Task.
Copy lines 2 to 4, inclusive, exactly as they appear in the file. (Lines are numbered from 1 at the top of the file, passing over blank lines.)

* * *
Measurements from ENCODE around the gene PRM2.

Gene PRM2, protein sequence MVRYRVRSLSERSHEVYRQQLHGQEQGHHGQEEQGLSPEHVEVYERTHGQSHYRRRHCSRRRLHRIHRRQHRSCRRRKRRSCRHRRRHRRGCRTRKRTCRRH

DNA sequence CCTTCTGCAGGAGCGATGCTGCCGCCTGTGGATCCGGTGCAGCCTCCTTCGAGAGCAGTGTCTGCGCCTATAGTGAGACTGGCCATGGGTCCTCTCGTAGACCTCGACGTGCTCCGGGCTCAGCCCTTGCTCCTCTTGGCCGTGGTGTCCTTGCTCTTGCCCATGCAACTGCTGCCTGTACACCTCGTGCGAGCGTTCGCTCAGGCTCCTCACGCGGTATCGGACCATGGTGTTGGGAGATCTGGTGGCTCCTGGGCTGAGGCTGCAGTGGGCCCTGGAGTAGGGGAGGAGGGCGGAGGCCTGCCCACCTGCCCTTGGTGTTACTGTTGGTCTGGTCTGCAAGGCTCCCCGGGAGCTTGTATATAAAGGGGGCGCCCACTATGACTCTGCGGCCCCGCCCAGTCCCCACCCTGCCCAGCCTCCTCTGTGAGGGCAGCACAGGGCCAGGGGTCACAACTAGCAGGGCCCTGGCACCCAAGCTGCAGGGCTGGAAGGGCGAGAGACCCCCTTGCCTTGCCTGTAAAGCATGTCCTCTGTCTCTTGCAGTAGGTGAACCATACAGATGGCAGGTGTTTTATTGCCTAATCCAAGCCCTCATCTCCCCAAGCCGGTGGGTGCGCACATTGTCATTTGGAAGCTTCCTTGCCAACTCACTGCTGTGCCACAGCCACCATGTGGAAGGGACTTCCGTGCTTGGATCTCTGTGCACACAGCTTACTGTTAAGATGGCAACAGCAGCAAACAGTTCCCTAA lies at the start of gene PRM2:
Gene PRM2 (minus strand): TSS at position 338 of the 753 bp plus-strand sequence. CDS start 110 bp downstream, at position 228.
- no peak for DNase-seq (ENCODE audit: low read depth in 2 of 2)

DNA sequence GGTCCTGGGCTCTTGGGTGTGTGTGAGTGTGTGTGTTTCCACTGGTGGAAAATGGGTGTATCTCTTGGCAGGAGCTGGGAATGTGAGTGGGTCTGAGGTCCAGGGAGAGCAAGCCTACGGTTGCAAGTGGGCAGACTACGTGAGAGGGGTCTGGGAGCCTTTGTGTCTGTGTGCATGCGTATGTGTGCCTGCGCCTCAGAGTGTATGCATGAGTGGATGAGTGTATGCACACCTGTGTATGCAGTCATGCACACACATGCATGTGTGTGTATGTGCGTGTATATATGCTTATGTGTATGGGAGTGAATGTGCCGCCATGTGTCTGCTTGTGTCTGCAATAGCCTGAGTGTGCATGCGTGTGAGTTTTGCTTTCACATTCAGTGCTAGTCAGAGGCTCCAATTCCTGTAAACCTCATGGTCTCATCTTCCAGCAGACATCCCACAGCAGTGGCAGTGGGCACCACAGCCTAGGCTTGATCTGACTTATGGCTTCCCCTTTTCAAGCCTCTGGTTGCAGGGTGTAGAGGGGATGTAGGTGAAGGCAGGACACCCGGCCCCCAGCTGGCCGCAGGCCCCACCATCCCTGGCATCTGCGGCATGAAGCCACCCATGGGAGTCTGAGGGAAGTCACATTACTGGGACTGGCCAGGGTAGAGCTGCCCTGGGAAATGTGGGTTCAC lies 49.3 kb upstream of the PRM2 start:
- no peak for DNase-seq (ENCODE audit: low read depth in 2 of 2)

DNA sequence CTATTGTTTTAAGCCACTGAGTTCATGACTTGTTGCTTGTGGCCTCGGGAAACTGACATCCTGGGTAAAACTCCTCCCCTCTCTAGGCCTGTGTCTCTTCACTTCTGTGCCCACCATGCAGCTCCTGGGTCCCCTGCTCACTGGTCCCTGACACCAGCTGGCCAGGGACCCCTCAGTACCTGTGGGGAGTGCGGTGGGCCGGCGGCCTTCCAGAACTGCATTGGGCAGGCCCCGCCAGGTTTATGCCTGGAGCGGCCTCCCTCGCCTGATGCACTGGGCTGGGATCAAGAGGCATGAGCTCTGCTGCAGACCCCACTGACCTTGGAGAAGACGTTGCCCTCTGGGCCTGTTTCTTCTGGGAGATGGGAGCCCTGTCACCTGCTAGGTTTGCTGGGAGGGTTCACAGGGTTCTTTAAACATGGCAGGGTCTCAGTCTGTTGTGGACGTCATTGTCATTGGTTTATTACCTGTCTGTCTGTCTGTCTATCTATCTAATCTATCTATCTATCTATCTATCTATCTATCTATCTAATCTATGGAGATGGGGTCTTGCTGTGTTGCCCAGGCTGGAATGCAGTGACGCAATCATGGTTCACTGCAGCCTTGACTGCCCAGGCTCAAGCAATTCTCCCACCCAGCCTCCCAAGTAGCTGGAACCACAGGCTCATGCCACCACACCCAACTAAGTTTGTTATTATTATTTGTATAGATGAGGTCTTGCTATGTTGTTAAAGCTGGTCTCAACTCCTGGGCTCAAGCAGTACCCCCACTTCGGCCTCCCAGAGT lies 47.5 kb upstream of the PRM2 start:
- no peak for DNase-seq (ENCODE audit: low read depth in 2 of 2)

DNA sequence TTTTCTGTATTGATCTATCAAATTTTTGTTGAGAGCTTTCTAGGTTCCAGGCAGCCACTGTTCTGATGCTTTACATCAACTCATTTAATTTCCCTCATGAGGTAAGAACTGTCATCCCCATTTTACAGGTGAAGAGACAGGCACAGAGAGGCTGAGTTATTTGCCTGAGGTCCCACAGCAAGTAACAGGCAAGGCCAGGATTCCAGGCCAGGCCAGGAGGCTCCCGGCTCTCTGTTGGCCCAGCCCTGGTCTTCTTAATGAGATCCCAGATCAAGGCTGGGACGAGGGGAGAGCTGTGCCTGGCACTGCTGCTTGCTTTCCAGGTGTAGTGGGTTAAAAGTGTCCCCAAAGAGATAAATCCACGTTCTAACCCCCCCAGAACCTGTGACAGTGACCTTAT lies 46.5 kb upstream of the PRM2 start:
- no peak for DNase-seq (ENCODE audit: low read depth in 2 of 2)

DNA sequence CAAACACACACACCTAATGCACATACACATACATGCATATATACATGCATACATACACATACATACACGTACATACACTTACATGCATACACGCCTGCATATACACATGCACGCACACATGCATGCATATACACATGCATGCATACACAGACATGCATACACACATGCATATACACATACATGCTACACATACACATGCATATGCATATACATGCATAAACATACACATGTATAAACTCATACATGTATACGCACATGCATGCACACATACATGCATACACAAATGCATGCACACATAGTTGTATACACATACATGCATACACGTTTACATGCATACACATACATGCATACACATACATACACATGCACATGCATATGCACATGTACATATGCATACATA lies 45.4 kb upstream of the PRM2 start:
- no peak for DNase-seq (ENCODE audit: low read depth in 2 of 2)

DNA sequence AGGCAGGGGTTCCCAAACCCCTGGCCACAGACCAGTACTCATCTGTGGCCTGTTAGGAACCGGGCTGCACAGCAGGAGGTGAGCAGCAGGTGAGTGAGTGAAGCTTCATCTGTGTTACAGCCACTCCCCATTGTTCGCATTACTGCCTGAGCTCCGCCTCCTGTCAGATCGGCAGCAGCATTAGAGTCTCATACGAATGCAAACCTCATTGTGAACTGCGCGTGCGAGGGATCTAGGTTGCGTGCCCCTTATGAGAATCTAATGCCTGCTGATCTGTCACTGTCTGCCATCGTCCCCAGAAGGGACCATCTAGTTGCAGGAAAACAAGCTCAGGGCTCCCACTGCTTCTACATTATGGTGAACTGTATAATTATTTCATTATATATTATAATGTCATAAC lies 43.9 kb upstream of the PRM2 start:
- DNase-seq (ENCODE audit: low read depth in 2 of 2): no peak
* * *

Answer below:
Gene PRM2, protein sequence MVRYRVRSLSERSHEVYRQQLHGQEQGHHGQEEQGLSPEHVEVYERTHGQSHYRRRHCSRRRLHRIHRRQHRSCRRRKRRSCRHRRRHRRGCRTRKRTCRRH

DNA sequence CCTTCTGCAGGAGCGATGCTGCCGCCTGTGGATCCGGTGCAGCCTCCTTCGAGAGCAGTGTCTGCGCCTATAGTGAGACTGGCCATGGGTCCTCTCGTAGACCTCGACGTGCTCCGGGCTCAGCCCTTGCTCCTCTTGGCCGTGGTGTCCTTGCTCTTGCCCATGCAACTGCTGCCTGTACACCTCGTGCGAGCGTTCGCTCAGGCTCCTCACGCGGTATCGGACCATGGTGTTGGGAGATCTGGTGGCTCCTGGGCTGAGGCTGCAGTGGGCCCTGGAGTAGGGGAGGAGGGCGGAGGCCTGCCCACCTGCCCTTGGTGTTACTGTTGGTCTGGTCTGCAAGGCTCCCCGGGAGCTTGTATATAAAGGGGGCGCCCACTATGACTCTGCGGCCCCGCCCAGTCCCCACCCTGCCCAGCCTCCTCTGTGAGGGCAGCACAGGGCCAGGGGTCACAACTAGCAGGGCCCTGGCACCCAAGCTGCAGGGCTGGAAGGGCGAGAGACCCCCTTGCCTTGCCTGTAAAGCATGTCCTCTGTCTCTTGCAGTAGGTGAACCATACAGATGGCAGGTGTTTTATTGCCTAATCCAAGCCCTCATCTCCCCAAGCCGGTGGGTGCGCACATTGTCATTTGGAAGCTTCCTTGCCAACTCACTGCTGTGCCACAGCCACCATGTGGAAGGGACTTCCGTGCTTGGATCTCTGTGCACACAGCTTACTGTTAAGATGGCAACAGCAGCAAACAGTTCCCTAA lies at the start of gene PRM2:
Gene PRM2 (minus strand): TSS at position 338 of the 753 bp plus-strand sequence. CDS start 110 bp downstream, at position 228.